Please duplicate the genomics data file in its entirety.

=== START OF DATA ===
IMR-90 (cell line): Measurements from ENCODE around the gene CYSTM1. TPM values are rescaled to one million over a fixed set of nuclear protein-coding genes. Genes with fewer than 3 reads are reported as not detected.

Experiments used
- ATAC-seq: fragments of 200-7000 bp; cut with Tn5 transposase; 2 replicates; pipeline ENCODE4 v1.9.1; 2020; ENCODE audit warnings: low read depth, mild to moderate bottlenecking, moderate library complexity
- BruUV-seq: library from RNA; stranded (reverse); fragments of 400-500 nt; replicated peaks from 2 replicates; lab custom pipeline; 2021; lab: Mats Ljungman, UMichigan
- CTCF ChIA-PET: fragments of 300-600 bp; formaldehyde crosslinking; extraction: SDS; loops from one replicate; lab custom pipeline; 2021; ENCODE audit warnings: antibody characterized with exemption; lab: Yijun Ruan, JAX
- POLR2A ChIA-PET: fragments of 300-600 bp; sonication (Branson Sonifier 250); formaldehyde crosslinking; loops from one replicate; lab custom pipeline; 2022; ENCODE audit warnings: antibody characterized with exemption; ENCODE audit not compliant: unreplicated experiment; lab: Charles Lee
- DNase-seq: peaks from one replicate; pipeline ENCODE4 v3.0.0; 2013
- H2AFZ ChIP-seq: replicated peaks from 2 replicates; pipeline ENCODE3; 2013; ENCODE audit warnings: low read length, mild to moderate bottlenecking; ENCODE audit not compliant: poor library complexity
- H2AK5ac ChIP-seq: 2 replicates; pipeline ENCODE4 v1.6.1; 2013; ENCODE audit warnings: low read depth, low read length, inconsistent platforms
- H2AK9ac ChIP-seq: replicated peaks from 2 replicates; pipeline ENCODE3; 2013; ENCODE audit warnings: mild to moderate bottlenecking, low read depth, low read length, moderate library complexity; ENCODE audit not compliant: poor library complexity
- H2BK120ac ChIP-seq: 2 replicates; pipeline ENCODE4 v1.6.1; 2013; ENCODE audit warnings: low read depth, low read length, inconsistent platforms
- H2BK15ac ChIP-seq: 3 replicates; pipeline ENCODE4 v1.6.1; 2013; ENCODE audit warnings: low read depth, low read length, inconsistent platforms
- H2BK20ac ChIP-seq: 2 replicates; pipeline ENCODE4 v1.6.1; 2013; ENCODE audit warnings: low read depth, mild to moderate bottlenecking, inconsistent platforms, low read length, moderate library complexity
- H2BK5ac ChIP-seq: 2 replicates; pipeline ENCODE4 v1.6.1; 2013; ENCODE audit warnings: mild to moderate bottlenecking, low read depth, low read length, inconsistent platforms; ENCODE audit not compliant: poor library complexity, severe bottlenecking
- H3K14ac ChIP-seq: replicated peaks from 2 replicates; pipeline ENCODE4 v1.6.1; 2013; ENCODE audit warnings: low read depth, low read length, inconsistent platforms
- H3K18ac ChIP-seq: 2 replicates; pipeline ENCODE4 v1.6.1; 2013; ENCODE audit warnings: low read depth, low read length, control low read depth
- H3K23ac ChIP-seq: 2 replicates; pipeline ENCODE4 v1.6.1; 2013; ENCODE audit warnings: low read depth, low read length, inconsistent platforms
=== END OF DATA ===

IMR-90 (cell line): Measurements from ENCODE around the gene CYSTM1. TPM values are rescaled to one million over a fixed set of nuclear protein-coding genes. Genes with fewer than 3 reads are reported as not detected.

Experiments used
- ATAC-seq: fragments of 200-7000 bp; cut with Tn5 transposase; 2 replicates; pipeline ENCODE4 v1.9.1; 2020; ENCODE audit warnings: low read depth, mild to moderate bottlenecking, moderate library complexity
- BruUV-seq: library from RNA; stranded (reverse); fragments of 400-500 nt; replicated peaks from 2 replicates; lab custom pipeline; 2021; lab: Mats Ljungman, UMichigan
- CTCF ChIA-PET: fragments of 300-600 bp; formaldehyde crosslinking; extraction: SDS; loops from one replicate; lab custom pipeline; 2021; ENCODE audit warnings: antibody characterized with exemption; lab: Yijun Ruan, JAX
- POLR2A ChIA-PET: fragments of 300-600 bp; sonication (Branson Sonifier 250); formaldehyde crosslinking; loops from one replicate; lab custom pipeline; 2022; ENCODE audit warnings: antibody characterized with exemption; ENCODE audit not compliant: unreplicated experiment; lab: Charles Lee
- DNase-seq: peaks from one replicate; pipeline ENCODE4 v3.0.0; 2013
- H2AFZ ChIP-seq: replicated peaks from 2 replicates; pipeline ENCODE3; 2013; ENCODE audit warnings: low read length, mild to moderate bottlenecking; ENCODE audit not compliant: poor library complexity
- H2AK5ac ChIP-seq: 2 replicates; pipeline ENCODE4 v1.6.1; 2013; ENCODE audit warnings: low read depth, low read length, inconsistent platforms
- H2AK9ac ChIP-seq: replicated peaks from 2 replicates; pipeline ENCODE3; 2013; ENCODE audit warnings: mild to moderate bottlenecking, low read depth, low read length, moderate library complexity; ENCODE audit not compliant: poor library complexity
- H2BK120ac ChIP-seq: 2 replicates; pipeline ENCODE4 v1.6.1; 2013; ENCODE audit warnings: low read depth, low read length, inconsistent platforms
- H2BK15ac ChIP-seq: 3 replicates; pipeline ENCODE4 v1.6.1; 2013; ENCODE audit warnings: low read depth, low read length, inconsistent platforms
- H2BK20ac ChIP-seq: 2 replicates; pipeline ENCODE4 v1.6.1; 2013; ENCODE audit warnings: low read depth, mild to moderate bottlenecking, inconsistent platforms, low read length, moderate library complexity
- H2BK5ac ChIP-seq: 2 replicates; pipeline ENCODE4 v1.6.1; 2013; ENCODE audit warnings: mild to moderate bottlenecking, low read depth, low read length, inconsistent platforms; ENCODE audit not compliant: poor library complexity, severe bottlenecking
- H3K14ac ChIP-seq: replicated peaks from 2 replicates; pipeline ENCODE4 v1.6.1; 2013; ENCODE audit warnings: low read depth, low read length, inconsistent platforms
- H3K18ac ChIP-seq: 2 replicates; pipeline ENCODE4 v1.6.1; 2013; ENCODE audit warnings: low read depth, low read length, control low read depth
- H3K23ac ChIP-seq: 2 replicates; pipeline ENCODE4 v1.6.1; 2013; ENCODE audit warnings: low read depth, low read length, inconsistent platforms